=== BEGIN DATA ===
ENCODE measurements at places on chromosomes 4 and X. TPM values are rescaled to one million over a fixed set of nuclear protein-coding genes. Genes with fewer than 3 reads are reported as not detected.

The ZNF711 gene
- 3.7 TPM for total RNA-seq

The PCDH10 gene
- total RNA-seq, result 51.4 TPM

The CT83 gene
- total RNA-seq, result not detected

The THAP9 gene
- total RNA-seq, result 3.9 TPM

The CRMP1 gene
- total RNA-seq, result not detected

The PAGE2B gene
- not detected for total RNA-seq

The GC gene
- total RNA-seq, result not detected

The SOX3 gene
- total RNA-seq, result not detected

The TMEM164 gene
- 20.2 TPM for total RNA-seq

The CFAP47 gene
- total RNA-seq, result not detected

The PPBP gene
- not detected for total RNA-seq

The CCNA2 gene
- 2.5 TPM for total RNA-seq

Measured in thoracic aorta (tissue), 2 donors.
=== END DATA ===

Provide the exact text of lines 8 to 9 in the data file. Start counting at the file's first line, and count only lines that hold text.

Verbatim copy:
The THAP9 gene
- total RNA-seq, result 3.9 TPM